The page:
Xanthorrhoeas - An Australian Explosive
By Stacey Larner, Librarian, Queensland Memory | 9 July 2021
Panoramic views from a grass-treed ridge on South Molle Island to the Whitsundays, North Queensland, 1985. Image number 509-13-15, 7435 Ron and Ngaire Gale Collection, John Oxley Library, State Library of Queensland.
This distinctive plant genus is found only in Australia, and different species occur in all states and territories. A living fossil, it was one of the first flowering plants to evolve. Like eucalypts, it has adapted to bushfire, which plays an important role in its lifecycle by triggering flowering.
Grass trees with singed leaves near the Cape York Road, 1984. Image number 407-26-36, 7435 Ron and Ngaire Gale Collection, John Oxley Library, State Library of Queensland.
Well before European colonisation, xanthorrhoeas were an incredibly important plant for First Nations people. The long flower stem (in botanical terms this is known as a ‘scape’) was used as a lightweight spear shaft; the resin was used as glue or waterproofing varnish; the flowering scape could be soaked in water to make a sweet drink; and the seeds could be ground into flour.
Grass tree seed head, Great Sandy National Park, on Gubbi Gubbi Country. Photograph taken by Stacey Larner.
Wujal Wujal men continue to make spears using grass tree resin for younger boys to hunt with during the mullet season in September. Bobby Ball can be seen in the following photographs collecting the resin from a fire-singed grass tree.
Bobby Ball collecting resin from a burnt grass tree. Image number 30201-0003-0015, Darren Clark Wujal Wujal Photographs, John Oxley Library, State Library of Queensland.
Bobby Ball collecting resin from a burnt grass tree. Image number 30201-0003-0031, Darren Clark Wujal Wujal Photographs, John Oxley Library, State Library of Queensland.
Early Europeans were fascinated by Xanthorrhoeas as they were unlike any plant previously encountered. They are related to lilies and grasses---indeed, the common name “grass tree” is accurate as the trunks and branches of the tree varieties are literally made out of the leaf bases, not wood.
Burnt grass trees in the Great Sandy National Park after the 2019 bushfires, on Gubbi Gubbi Country. Photograph taken by Stacey Larner.
It was the resin that inspired their scientific name: xanthorrhoea means “yellow flow” in Latin. Arthur Phillip dubbed the plant the Yellow Gum Tree in his Voyage of Governor Phillip to Botany Bay.
Yellow Gum Plant. Drawing from: The Voyage of Governor Phillip to Botany Bay, with an Account of the Establishment of the Colonies of Port Jackson & Norfolk Island : Comp. from Authentic Papers, Which Have Been Obtained from the Several Departments, to Which Are Added the Journals of Lieuts. Shortland, Watts, Ball & Capt. Marshall, with an Account of Their New Discoveries / Embellished with 55 Copper Plates, the Maps and Charts Taken from Actual Surveys, & the Plans & Views Drawn on the Spot by Capt. Hunter, Lieuts. Sho (1789).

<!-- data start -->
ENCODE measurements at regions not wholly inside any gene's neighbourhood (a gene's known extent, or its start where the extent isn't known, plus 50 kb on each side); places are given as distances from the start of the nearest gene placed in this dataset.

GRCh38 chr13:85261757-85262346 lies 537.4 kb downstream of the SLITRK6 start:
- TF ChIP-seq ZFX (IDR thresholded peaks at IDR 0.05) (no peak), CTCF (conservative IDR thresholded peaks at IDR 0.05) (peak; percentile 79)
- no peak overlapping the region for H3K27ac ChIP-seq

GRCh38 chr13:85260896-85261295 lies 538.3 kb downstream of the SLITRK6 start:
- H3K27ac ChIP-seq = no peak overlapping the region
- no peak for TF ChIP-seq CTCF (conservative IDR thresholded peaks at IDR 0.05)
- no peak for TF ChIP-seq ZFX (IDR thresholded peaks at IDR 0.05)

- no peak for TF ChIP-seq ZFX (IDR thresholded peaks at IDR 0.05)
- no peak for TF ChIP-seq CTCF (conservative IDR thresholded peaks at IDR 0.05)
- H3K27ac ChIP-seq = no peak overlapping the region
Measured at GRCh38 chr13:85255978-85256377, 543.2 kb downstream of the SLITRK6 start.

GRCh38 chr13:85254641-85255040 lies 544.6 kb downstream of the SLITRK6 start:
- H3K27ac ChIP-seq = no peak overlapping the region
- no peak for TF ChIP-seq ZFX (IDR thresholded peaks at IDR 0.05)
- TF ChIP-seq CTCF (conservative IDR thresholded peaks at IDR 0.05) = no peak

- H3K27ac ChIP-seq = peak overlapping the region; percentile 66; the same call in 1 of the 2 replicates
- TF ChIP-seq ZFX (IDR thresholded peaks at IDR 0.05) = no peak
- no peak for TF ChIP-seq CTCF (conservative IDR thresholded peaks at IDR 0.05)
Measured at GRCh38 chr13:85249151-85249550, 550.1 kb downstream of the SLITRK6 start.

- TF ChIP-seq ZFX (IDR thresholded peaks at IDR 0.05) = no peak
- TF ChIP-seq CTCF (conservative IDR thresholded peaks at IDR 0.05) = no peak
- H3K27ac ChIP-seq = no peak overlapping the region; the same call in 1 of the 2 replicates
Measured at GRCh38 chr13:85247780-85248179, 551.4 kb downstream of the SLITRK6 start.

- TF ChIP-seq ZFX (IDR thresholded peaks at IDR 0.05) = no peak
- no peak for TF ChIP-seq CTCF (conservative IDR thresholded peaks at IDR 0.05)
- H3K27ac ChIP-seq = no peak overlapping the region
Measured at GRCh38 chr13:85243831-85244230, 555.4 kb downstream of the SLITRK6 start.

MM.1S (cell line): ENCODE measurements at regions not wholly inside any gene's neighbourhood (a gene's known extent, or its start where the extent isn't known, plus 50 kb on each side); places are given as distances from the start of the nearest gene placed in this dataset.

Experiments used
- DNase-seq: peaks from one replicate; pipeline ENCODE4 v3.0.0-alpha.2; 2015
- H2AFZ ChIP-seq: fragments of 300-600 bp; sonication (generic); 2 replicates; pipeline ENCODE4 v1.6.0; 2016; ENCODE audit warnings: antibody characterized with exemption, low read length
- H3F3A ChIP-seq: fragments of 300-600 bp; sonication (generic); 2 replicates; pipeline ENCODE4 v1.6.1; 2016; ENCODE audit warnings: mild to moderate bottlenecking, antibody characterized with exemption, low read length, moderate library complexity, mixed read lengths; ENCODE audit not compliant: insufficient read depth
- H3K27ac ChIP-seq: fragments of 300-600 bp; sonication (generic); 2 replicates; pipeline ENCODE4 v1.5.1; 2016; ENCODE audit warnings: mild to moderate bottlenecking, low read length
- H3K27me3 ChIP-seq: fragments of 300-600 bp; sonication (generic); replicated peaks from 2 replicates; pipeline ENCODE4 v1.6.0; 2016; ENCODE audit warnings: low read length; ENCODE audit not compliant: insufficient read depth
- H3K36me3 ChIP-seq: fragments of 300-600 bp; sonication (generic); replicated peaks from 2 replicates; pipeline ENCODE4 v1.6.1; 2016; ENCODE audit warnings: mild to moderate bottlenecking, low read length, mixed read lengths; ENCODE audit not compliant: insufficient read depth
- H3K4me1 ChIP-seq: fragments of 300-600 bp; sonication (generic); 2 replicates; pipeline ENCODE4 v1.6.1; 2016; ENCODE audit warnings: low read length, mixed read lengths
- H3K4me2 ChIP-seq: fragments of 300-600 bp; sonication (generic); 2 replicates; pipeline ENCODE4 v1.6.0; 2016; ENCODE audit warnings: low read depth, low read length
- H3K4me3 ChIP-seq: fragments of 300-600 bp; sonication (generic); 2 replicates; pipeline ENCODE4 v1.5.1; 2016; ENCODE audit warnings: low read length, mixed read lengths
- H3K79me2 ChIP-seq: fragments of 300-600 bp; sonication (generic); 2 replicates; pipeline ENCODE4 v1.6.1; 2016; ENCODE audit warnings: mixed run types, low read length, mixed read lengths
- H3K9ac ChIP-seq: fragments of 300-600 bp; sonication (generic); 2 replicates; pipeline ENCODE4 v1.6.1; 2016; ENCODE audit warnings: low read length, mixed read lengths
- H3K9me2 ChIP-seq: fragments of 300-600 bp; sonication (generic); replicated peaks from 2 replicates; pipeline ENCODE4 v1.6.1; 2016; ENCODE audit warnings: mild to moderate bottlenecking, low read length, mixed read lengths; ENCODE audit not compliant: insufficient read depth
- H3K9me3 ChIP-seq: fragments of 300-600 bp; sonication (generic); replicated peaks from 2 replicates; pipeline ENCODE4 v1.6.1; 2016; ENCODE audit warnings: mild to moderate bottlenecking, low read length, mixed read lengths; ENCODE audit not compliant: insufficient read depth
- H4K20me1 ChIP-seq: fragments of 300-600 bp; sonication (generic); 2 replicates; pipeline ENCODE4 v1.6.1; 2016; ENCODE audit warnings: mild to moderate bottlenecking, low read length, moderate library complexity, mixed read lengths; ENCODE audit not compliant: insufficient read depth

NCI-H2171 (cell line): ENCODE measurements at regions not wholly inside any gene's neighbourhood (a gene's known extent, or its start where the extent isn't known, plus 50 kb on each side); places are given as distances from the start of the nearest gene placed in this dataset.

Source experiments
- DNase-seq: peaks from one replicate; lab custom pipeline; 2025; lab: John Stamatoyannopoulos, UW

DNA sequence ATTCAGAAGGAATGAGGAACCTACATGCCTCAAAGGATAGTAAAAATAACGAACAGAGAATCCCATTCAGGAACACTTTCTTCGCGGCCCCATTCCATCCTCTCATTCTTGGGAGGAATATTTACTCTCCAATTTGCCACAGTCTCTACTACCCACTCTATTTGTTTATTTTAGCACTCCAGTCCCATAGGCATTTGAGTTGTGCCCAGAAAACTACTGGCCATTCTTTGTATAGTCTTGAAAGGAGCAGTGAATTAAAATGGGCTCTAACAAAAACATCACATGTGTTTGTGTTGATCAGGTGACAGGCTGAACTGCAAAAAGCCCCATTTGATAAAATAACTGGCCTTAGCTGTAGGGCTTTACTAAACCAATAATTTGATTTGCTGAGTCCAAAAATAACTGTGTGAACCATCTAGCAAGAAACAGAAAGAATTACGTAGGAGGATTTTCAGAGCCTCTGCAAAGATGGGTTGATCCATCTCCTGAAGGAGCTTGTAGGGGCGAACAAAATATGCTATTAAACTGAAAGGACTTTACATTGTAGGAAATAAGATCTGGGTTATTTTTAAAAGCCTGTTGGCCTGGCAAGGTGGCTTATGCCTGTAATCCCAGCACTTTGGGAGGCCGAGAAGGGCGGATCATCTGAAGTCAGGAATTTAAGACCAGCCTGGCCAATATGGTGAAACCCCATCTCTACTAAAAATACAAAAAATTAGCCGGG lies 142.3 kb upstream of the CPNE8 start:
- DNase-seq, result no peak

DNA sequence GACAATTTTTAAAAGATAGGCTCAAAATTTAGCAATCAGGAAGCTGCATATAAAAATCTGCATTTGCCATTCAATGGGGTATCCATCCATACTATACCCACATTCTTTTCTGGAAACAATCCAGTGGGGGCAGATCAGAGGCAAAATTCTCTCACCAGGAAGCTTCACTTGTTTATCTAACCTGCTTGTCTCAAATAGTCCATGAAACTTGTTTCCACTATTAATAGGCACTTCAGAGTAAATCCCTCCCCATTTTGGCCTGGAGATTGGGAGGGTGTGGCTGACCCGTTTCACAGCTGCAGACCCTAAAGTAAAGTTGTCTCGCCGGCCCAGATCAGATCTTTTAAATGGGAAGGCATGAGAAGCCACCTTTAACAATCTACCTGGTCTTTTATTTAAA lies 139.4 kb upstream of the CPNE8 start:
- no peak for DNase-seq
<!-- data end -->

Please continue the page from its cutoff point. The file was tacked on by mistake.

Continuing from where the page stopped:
Arthur Phillip 1738-1814 ; London : printed for John Stockdale ; 1789, John Oxley Library, State Library of Queensland.
The resin was also used by European colonists in a variety of ways, including burning as incense in churches, and manufacturing varnishes and coatings.
Flowering grass trees in the Great Sandy National Park, on Gubbi Gubbi Country. Photograph taken by Stacey Larner.
In 1915 there was considerable consternation over the realisation that German agents had been buying “immense quantities of grass tree gum for the past quarter of a century”, presumably for the purpose of manufacturing explosives. The explosive containing grass tree resin was reported as more explosive than dynamite in experiments at the time.
Grass trees, uniquely Australian, useful and photogenic, are featured in both the Entwined: plants and people exhibition and Kindred Spirits: plants and people publication. Kindred Spirits: plants and people is available to purchase from the Library Book Shop. With text by Shannon Brett, featuring images from State Library’s collection and more, it explores the ancient and ongoing connection between First Nations people and plants in Queensland. This publication was developed in response to the Entwined: plants and people exhibition which is open in the slq Gallery, level 2 until 14 November 2021.
Other blogs relating to Entwined: plants and people
- Queensland's fern fever
- Keeping culture alive through weaving
- Orchidelirium: when love turns to obsession
- Queensland’s coastal kidneys: mangroves
- Bountiful bunyas : a charismatic tree with a fascinating history
- The grand florilegiums of Joseph Banks and Ferdinand Bauer
- Queensland’s gympie-gympie: the world’s most painful plant
Grand botanical publications of the 18th and 19th centuries: from scientific discovery to practical horticulture
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